A Shortage of Professors

With the release of the Curriculum Committee’s Draft Report last Wednesday, it’s time we reflect more deeply on how the curriculum affects the nature of our college experience. Although not directly related to the curriculum, the college should seriously consider hiring more professors. While Amherst does have an adequately-sized faculty for the number of students, the increasing pressures involved with being a professor means that the same number of professors that worked in the past may be too few now.

Hiring more professors would make office hours more accessible, increase the number of elective courses to choose from and allow for greater faculty diversity.

Right now, the demands on our professors are increasingly overbearing, including responding to hundreds of emails, attending committee meetings and writing recommendation letters on top of their main roles as teachers and researchers.

With an increase in faculty members, each professor will have to spend less time on administrative duties. Each professor will also have fewer advisees and be able to devote closer attention to each student in addition to the Draft Report’s proposal to balance the number of advisees each professor has. While increasing the length and number of advising meetings would be ideal, the hours required of professors currently with more than 20 advisees makes this somewhat unfeasible.

One of the main factors that contributes to the excellence of the Amherst student is a close connection with professors. Yet, professors are pushed to a limit where they are forced to overwork or neglect other responsibilities.

With the other demands professors have, office hours become harder to access. In the External Advisory Committee on Diversity, Inclusion, and Excellence (EACDIE) June 2016 letter to the Committee of Six, “many students, especially first generation college students, simply do not know what office hours are about or how to take advantage of them.” Reducing access to professors may disproportionately affect those already disadvantaged.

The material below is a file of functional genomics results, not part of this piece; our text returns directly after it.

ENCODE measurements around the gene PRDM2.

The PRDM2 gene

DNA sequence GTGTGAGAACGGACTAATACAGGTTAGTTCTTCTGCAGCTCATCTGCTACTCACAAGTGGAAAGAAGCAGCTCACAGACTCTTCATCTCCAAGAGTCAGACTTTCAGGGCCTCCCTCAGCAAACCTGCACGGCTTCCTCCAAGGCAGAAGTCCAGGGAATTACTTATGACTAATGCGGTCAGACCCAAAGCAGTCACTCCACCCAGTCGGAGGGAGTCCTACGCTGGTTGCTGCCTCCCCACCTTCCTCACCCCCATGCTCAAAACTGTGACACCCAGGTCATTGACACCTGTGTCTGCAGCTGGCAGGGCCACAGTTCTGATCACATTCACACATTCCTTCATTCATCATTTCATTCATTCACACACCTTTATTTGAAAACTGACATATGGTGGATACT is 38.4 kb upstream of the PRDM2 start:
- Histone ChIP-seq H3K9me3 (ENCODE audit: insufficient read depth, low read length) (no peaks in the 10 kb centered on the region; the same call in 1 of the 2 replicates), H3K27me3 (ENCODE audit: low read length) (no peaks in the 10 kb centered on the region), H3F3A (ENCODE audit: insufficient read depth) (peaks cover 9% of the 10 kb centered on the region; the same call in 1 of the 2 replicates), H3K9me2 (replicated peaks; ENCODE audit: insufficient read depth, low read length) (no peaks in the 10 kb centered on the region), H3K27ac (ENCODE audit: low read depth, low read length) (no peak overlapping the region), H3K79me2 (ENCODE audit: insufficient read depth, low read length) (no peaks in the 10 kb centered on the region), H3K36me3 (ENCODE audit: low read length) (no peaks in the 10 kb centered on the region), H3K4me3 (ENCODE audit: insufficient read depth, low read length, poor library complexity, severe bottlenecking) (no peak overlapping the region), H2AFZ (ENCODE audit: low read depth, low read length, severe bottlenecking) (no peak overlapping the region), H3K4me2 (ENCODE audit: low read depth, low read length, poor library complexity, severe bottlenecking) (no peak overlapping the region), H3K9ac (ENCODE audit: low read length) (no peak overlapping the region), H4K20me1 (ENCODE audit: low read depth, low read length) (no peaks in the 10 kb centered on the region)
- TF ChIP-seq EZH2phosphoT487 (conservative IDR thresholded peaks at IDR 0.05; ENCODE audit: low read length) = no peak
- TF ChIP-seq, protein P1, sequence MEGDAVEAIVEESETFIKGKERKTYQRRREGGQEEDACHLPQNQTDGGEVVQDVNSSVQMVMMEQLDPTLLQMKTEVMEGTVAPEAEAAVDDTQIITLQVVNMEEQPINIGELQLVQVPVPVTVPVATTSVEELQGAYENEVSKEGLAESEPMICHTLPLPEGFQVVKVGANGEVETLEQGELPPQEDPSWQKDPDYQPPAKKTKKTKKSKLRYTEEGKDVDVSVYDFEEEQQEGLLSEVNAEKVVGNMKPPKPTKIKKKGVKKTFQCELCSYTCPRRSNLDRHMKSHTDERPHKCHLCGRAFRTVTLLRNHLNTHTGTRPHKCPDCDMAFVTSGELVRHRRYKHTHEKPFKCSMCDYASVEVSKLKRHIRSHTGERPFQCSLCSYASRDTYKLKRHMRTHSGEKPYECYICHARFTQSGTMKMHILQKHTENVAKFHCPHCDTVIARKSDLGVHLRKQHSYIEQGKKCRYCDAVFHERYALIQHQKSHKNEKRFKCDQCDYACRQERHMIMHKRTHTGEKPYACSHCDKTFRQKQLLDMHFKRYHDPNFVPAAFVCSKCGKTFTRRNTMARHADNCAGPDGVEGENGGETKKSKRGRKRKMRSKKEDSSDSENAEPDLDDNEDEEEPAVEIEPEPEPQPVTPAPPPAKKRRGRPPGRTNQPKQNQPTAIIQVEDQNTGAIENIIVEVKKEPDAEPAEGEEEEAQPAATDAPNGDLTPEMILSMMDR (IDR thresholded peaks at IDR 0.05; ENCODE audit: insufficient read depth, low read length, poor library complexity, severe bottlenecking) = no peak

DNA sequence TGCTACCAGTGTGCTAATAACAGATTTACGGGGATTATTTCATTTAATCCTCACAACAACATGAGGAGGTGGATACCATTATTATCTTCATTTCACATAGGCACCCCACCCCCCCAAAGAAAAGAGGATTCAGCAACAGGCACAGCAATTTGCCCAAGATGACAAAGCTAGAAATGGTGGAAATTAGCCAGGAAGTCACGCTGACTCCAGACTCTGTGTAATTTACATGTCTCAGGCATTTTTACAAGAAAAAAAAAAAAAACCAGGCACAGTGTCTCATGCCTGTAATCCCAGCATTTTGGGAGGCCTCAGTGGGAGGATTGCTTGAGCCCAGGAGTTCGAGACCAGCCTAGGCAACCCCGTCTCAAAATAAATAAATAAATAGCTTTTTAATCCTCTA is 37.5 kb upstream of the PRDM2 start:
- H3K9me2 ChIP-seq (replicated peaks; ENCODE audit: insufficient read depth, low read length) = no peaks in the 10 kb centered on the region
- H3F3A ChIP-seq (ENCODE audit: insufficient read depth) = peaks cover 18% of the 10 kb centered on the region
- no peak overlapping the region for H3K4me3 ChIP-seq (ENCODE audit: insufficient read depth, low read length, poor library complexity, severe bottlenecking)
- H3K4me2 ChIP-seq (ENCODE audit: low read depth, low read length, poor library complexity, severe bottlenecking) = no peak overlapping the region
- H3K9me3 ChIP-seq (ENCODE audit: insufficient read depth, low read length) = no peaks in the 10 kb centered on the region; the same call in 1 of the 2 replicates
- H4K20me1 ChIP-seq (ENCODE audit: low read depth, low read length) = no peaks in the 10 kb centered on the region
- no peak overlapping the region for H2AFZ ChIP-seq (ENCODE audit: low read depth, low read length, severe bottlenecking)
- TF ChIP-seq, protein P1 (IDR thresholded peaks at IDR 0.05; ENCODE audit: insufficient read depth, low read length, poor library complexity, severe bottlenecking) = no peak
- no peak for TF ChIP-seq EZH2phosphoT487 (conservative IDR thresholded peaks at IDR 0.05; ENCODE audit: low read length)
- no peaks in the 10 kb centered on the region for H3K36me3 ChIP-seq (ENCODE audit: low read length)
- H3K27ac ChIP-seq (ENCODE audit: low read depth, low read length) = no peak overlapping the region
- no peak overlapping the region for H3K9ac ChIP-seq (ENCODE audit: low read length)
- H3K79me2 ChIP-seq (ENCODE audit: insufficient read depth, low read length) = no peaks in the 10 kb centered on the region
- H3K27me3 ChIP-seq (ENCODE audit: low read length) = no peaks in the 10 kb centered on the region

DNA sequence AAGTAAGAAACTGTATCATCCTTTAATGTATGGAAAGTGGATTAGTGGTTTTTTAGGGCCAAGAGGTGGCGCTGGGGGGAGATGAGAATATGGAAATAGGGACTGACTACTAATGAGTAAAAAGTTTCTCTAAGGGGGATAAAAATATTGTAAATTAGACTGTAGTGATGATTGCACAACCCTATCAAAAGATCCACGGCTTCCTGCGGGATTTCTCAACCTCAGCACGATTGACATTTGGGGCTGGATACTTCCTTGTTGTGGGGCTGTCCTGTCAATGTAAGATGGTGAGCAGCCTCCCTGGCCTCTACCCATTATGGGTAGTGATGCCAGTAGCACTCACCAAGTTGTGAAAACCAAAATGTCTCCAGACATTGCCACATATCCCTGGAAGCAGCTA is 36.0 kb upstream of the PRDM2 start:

If the time and attention of faculty are strained, each department must focus on finding enough professors to teach core courses for the major instead of electives that non-majors may take or first-year seminars. According to the report, 21 percent of all humanities majors who graduated the past 10 years never took a course in science or math; this percentage is even higher for women. Some students feel deterred from certain majors simply because there are not enough professors within the major.

In addition, hiring more professors would allow for the college to diversify the faculty to match more closely the diversity of the student body. The current low diversity in faculty and staff means fewer diverse members for sponsors of sports teams, faculty support in student activities and committees and resources for students to reach out to for help in various ways. The feeling of belonging that the school works hard to achieve among students does not extend to simply having students of many different backgrounds. This goal should be reflected in our professors as well.

A “learning goal” proposed in the draft report is to “broaden intellectual and creative horizons.” Professors can be resources for students to become more aware of the educational opportunities at Amherst and how to expand on them outside of the classroom. However, a greater number of professors would facilitate making this goal a reality.

Hiring more professors would take a large amount of resources and initiatives, but it may be an essential step to maintain the academic quality as well as the interpersonal relationships that makes Amherst so special.